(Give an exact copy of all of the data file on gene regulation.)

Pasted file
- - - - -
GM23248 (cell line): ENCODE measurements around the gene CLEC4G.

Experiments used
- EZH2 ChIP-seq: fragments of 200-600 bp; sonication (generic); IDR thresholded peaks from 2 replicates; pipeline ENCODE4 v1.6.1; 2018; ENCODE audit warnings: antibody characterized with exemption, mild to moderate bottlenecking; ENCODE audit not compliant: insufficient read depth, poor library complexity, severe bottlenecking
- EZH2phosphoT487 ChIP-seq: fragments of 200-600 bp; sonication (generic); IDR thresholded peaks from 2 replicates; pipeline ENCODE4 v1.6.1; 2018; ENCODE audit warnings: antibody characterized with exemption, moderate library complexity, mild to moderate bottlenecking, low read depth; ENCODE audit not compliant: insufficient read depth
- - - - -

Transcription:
GM23248 (cell line): ENCODE measurements around the gene CLEC4G.

Experiments used
- EZH2 ChIP-seq: fragments of 200-600 bp; sonication (generic); IDR thresholded peaks from 2 replicates; pipeline ENCODE4 v1.6.1; 2018; ENCODE audit warnings: antibody characterized with exemption, mild to moderate bottlenecking; ENCODE audit not compliant: insufficient read depth, poor library complexity, severe bottlenecking
- EZH2phosphoT487 ChIP-seq: fragments of 200-600 bp; sonication (generic); IDR thresholded peaks from 2 replicates; pipeline ENCODE4 v1.6.1; 2018; ENCODE audit warnings: antibody characterized with exemption, moderate library complexity, mild to moderate bottlenecking, low read depth; ENCODE audit not compliant: insufficient read depth